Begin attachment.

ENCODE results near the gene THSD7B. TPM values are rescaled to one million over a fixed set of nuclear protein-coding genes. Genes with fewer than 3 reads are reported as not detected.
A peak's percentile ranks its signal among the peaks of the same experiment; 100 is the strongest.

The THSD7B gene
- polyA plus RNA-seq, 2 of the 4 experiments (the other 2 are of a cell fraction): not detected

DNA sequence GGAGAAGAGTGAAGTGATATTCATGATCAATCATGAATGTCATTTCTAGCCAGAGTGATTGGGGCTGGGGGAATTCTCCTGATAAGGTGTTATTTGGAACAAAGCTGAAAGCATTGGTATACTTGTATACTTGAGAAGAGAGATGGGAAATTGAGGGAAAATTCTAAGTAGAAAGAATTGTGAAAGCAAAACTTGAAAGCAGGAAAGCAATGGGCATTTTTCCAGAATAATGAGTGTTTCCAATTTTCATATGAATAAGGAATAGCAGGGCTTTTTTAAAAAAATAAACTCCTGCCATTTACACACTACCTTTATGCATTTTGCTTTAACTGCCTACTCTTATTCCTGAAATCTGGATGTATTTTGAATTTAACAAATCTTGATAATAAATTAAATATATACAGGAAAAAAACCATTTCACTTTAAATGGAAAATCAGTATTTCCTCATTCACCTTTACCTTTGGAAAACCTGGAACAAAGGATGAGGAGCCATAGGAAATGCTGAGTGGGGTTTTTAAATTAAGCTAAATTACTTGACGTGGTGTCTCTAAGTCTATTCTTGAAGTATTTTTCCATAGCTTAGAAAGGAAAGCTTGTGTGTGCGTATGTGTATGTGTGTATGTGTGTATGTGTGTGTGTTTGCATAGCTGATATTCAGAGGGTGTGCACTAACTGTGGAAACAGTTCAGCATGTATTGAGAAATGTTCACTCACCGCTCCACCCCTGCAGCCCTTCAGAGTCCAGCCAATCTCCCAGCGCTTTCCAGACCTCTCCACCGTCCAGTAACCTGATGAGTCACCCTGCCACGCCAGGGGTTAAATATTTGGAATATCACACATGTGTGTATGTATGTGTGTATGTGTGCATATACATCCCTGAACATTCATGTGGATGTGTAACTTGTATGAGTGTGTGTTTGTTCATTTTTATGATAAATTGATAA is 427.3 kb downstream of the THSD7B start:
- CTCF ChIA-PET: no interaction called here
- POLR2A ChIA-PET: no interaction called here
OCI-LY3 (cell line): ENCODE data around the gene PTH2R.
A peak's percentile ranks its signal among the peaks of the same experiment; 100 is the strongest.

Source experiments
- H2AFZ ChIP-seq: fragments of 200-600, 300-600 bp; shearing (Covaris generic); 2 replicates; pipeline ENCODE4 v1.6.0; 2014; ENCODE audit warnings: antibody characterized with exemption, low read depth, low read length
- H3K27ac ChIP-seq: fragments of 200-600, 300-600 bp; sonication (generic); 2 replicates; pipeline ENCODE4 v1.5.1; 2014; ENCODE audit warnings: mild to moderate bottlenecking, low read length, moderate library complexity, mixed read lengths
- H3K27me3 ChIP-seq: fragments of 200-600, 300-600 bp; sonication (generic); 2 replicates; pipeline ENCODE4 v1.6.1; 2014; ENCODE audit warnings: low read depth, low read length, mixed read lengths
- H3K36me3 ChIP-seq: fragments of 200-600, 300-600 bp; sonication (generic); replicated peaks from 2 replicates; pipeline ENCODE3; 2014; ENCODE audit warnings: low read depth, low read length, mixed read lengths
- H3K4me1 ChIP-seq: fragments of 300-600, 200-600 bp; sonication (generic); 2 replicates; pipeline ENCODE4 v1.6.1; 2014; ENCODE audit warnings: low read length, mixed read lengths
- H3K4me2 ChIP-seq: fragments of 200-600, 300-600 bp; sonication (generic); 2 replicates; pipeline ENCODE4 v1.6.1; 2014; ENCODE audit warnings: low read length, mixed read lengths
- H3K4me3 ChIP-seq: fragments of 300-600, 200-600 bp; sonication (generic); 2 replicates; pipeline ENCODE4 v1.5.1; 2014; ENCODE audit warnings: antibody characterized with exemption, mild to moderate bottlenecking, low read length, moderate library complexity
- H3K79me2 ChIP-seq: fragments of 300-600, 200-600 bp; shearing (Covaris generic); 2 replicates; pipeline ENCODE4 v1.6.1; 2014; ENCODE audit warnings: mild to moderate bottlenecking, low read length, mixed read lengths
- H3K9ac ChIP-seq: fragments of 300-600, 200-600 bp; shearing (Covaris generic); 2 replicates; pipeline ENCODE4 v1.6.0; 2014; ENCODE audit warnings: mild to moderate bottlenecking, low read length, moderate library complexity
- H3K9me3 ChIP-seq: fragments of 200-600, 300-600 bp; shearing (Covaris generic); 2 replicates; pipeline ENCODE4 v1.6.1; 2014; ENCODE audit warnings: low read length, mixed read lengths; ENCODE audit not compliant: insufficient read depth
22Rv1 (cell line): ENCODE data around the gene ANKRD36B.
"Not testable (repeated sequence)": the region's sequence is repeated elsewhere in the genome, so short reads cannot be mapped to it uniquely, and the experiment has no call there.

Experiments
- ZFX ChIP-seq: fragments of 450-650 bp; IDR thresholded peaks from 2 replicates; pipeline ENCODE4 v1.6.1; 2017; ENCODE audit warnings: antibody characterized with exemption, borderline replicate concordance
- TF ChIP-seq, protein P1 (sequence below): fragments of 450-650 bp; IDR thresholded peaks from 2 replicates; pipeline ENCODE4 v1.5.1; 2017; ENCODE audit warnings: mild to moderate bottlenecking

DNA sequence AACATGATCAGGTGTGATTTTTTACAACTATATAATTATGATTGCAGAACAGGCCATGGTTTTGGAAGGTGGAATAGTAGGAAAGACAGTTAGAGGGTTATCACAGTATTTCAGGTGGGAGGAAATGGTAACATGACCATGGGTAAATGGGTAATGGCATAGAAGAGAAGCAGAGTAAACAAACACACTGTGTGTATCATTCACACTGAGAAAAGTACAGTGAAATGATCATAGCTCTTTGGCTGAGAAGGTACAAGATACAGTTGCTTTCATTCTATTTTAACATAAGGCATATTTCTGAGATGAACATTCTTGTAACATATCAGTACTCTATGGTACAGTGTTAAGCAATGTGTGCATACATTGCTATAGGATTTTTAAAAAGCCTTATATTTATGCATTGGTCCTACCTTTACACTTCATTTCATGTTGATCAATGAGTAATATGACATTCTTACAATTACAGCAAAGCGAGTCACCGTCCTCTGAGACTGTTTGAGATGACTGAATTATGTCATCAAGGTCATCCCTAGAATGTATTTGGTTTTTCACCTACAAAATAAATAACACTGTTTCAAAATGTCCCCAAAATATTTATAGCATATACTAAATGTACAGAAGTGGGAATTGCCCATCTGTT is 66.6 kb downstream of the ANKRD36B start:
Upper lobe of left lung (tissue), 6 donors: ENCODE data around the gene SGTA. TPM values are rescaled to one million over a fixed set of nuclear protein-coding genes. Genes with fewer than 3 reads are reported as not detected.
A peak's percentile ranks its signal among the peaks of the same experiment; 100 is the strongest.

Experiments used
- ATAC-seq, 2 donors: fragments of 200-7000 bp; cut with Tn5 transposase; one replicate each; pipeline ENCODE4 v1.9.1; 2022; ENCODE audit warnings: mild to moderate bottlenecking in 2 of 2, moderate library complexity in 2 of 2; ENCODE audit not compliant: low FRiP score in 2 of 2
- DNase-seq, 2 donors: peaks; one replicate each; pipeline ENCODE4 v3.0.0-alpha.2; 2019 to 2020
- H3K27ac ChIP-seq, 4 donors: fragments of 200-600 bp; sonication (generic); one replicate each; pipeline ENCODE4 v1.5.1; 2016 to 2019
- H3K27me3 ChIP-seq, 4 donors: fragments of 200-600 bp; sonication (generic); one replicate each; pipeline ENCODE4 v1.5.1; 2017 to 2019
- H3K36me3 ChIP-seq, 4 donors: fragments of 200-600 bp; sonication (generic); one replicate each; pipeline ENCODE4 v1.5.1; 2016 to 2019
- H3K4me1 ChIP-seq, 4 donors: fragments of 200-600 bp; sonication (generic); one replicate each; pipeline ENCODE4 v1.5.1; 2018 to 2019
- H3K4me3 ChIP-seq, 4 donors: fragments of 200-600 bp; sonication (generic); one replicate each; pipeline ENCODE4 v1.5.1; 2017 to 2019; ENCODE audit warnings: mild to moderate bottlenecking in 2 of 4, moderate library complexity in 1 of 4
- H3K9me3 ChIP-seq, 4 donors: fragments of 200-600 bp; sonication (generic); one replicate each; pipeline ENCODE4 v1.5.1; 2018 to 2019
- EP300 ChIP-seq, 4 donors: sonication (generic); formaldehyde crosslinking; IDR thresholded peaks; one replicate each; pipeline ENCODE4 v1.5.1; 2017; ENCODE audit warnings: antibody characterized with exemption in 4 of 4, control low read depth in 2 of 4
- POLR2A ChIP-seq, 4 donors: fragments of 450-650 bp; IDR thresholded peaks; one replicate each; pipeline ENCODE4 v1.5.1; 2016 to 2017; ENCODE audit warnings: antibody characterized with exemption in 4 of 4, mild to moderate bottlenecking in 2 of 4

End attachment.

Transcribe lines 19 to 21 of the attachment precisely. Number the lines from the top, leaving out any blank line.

- H3K9ac ChIP-seq: fragments of 300-600, 200-600 bp; shearing (Covaris generic); 2 replicates; pipeline ENCODE4 v1.6.0; 2014; ENCODE audit warnings: mild to moderate bottlenecking, low read length, moderate library complexity
- H3K9me3 ChIP-seq: fragments of 200-600, 300-600 bp; shearing (Covaris generic); 2 replicates; pipeline ENCODE4 v1.6.1; 2014; ENCODE audit warnings: low read length, mixed read lengths; ENCODE audit not compliant: insufficient read depth
22Rv1 (cell line): ENCODE data around the gene ANKRD36B.